Intel is in talks with startups and academic researchers who are capable of using the dataset to build a technology that can help drivers react to a variety of potential hazards in a split-second.
Bad roads making you wary about stepping out? Intel has a solution.
The US chipmaker is working on a software that will alert drivers about road conditions – including potholes and the surrounding environment – well in advance.
The company – which has created a database of roads in Hyderabad and Bengaluru – believes the rate of accidents can be brought down through a proper understanding of the road.
Intel, with help from the International Institute of Information Technology (IIIT), Hyderabad has created a dataset that detects people, vehicles, animals, vegetation, immovable structures, traffic signs etc. on the road.
The company is also in talks with startups and academic researchers who are capable of using the dataset to build a technology that can help drivers react to a variety of potential hazards in a split-second.
“About 17 die of road accidents in an hour. And, most of them are young men. If the computer can solve problems like this – any amount of money spent on this project is worth it,” Nivruti Rai, Country Head of Intel told ET about its smart mobility project.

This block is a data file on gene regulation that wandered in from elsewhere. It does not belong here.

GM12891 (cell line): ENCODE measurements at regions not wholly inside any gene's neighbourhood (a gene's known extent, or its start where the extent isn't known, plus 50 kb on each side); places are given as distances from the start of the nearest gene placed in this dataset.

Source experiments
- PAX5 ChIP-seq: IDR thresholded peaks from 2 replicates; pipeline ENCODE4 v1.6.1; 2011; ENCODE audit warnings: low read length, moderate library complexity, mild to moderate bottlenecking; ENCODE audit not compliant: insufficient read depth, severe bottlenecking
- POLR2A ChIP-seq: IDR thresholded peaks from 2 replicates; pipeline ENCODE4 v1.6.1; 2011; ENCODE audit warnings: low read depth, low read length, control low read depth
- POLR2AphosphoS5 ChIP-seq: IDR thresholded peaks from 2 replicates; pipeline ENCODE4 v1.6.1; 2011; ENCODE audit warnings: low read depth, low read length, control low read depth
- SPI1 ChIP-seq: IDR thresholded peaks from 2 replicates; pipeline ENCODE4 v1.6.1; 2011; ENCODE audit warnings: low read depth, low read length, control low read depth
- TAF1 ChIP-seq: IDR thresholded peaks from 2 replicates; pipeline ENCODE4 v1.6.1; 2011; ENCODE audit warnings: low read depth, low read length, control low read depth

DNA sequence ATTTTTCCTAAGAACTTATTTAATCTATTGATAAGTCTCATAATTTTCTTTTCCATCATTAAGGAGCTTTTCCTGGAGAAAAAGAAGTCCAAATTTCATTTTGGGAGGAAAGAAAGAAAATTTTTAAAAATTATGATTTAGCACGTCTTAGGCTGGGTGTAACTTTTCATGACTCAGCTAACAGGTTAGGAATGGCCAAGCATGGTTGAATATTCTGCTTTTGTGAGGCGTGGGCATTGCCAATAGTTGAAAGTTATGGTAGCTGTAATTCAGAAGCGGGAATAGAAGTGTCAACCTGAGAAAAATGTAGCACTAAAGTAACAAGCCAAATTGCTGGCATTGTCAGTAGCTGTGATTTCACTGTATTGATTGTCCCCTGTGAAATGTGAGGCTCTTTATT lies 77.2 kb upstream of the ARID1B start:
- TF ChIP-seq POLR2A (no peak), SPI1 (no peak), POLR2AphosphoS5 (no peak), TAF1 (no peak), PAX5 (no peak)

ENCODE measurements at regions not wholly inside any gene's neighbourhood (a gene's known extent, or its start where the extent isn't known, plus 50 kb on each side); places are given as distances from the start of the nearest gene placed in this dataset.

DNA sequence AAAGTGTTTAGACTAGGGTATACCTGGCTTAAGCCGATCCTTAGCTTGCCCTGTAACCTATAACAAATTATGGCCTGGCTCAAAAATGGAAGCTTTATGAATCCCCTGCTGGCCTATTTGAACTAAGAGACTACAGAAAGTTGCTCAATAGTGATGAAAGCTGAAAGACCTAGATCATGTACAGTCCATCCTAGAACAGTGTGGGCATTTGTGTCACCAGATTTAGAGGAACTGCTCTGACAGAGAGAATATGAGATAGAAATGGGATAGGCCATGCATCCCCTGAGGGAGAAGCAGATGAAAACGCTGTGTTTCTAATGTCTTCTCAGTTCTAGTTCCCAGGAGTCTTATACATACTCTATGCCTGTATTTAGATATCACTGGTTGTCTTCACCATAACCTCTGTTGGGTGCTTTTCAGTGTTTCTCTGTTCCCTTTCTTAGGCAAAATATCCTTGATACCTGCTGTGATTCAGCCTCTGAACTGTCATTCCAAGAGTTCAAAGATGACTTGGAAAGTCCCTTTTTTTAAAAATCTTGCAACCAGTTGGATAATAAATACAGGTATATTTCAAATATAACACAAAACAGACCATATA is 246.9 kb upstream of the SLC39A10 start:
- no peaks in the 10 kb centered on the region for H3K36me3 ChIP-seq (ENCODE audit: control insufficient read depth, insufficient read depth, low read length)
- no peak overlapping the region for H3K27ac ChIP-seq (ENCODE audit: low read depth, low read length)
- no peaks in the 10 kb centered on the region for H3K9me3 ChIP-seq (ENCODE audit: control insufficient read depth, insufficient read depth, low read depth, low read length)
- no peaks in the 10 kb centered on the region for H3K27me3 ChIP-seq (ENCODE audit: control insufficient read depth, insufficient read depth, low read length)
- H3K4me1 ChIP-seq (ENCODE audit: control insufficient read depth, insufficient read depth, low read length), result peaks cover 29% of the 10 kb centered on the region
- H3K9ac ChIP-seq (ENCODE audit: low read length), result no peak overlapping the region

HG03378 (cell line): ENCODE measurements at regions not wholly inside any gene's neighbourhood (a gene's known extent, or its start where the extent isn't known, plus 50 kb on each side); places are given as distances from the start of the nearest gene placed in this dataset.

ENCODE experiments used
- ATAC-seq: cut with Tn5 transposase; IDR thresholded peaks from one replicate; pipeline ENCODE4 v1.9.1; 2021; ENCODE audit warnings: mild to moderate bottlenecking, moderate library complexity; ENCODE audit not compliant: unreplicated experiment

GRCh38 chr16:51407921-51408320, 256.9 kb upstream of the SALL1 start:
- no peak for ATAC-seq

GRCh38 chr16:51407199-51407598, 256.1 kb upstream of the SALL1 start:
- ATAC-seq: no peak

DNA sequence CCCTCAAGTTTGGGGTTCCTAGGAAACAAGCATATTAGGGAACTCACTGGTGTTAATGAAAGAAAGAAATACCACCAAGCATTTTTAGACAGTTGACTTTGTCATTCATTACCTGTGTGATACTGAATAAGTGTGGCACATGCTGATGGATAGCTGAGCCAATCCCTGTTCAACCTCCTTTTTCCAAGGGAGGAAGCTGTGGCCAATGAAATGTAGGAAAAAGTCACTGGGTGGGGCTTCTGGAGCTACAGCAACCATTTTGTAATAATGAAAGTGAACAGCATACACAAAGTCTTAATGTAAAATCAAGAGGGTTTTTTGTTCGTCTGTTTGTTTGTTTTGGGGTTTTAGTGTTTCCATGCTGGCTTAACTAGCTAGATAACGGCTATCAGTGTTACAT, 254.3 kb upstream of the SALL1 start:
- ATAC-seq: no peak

AI and vision technologies can be leveraged to give drivers a few extra seconds to avoid collisions.
Intel’s intent, Rai said, is to solve national-level problems. “We are keeping this data available as open-source and any startup or academia can access it and build technology that can avoid collision or accidents. Intel alone cannot do it. I need data. I need algorithms. So, I have to partner with academia. We are partnering with IIIT Hyderabad and IISc in Bengaluru for AI-based solutions,” she said.
The company hopes the dataset, consisting of over 50,000 image frames and 10,000 segmentation annotations, takes the shape of algorithms that could go into the cars.
“Some car manufacturers are already doing similar work. But, we want to build a solution that fits into old cars too and not necessarily the new ones,” Nivruti said.
The India Driving Dataset also facilitates autonomous vehicle training and advances AI research for smarter and safer mobility. The dataset is the result of a year-long collaboration with IIIT.
The aim is to unleash community-driven innovation through this initiative.
“We will use AI tasks to increase the amount and diversity of different types of roads/region,” said Professor CV Jawahar, Dean of R&D at IIITH.
The institute is also looking at areas such as specific driver assistance and road safety issues that can be enabled by such datasets to understand driver behaviour and the quality of traffic infrastructure.
It is also reaching out to students to make use of the datasets.
“We, along with the International Conference on Computer Vision (ICCV), had hosted a challenge and similar efforts are being planned for Indian students and startups in December. We are working with industry and startups to convert research into technology,” Jawahar said.
Date: November 22, 2019